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Maintaining productivity at work

Spending hours searching Google for articles containing the best productivity methods is a classic procrastination technique, especially when that time should probably be spent doing something else instead. Very often we know exactly what we need to do and when it needs to be done by, but without that essential get-up-and-go, our potential for productivity remains limited. 

If you are struggling to maintain your motivation or beat the slump, we have broken down the most talked about productivity methods on the web. Save time with our quick summary of the techniques that everyone else is using, and why these methods might be just what you need to make sense of your to-do list, improve output and achieve success.

Bullet Journaling

Created by the master of organization that is Ryder Carroll, Bullet Journaling has taken the world by storm. Millions of us now swear by our BuJos to help keep us organized! It is basically just a to-do list system, with a key to indicate between tasks, events, appointments and what further action is needed. The best thing about the bullet journal is how you can personalize it to match your individual needs. If you have a look on Insta, some of the spreads are masterpieces and lots of people choose to use their Bullet Journal as a creative outlet, but this is not essential in the slightest.  It is a flexible system, and whilst a blank notebook is best, it can also be applied to a pre-printed planner to save time.

Digitalizing Productivity

Keeping things digital is not only more convenient, but it is also better for the environment and more protected. You can stick with the calendar or notes application on your phone or you can choose from the hundreds of thousands of free and premium options. Popular choices include Wunderlist, Todoist, and Evernote. For anyone who really struggles with procrastination, Habitica is a great way to gamify your everyday tasks and routines and even adds a competitive element to maintaining your routines and schedules.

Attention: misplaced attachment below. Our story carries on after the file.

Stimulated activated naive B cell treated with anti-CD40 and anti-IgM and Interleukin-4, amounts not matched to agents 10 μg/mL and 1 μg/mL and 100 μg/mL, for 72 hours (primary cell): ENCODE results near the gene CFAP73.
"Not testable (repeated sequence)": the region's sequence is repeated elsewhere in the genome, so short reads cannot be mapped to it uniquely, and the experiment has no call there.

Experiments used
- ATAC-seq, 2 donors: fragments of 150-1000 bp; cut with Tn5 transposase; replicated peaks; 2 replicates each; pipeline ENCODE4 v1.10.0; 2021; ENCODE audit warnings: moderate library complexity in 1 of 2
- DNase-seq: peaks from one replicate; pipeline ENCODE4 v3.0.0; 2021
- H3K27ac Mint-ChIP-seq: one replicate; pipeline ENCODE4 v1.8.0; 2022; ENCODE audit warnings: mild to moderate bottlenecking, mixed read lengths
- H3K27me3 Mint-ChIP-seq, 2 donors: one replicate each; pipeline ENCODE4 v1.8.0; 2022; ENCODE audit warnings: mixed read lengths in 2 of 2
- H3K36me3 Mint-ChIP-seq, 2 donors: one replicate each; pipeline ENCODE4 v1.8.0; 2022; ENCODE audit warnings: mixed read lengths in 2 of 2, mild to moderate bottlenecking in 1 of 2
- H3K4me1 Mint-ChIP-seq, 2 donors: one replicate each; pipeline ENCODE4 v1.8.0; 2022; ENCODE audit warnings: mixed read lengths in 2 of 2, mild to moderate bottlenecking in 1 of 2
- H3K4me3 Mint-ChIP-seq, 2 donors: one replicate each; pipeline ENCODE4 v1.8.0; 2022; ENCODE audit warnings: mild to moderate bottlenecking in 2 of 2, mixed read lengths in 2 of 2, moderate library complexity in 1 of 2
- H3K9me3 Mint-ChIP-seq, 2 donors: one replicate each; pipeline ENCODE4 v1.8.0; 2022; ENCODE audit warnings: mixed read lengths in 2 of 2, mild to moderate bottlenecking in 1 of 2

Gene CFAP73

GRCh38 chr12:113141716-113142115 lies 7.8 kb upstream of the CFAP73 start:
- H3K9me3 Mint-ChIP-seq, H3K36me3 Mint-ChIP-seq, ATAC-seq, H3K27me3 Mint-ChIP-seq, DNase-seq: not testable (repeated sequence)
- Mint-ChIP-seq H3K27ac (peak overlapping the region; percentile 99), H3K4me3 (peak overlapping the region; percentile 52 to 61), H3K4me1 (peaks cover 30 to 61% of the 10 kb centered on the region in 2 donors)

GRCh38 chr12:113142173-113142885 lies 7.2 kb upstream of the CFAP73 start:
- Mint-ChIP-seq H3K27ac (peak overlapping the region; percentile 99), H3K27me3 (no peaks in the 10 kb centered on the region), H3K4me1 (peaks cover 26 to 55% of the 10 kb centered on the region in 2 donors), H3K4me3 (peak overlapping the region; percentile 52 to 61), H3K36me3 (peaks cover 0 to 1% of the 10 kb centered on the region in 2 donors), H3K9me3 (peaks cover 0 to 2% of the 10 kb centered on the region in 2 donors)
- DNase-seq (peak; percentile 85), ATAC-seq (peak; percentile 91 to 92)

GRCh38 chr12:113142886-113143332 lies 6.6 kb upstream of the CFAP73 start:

Eat that Frog

Mark Twain once said if you have to eat a live frog every day, you should do it in the morning so that you can get through your day knowing that you have already faced the worst possible part of it. Created by Brian Tracy, the Eat That Frog productivity technique is based on the premise that we should get our worst tasks done first.  This method was influenced by the 80/20 principle (also known as the Pareto principle), which proposes that you spend 20% of your time on the most important tasks, and 80% on everyday tasks. Tracy also recommends prioritizing your to-do list- from A to Z, which will allow you to wheedle out the fat frogs that need to be eaten right away.  Whilst some people find this to be a highly effective technique, success does depend on you and the time of your day that you are most productive.

Pomodoro Technique

Created by Francesco Cirillo, the Pomodoro technique is a popular productivity method that many people swear by. The method involves using a timer to block out your time into tasks and breaks. Originally, the technique asks for 25 minutes of work followed by a five-minute break. If 25 minutes seems like a big ask, you can change this to suit your needs. For example, for a particularly grueling task, a great tip is to use your timer wisely. You can do pretty much anything for just 5 minutes and often simply starting will create the momentum you need to get motivated.


Effective doses of self-care can have a significantly positive impact on your productivity levels. When you are happy and relaxed, you are more likely to succeed. Whether it is taking up a new hobby, a good pamper session or just a quick nap, schedule your self-care and treat it just like any other appointment.

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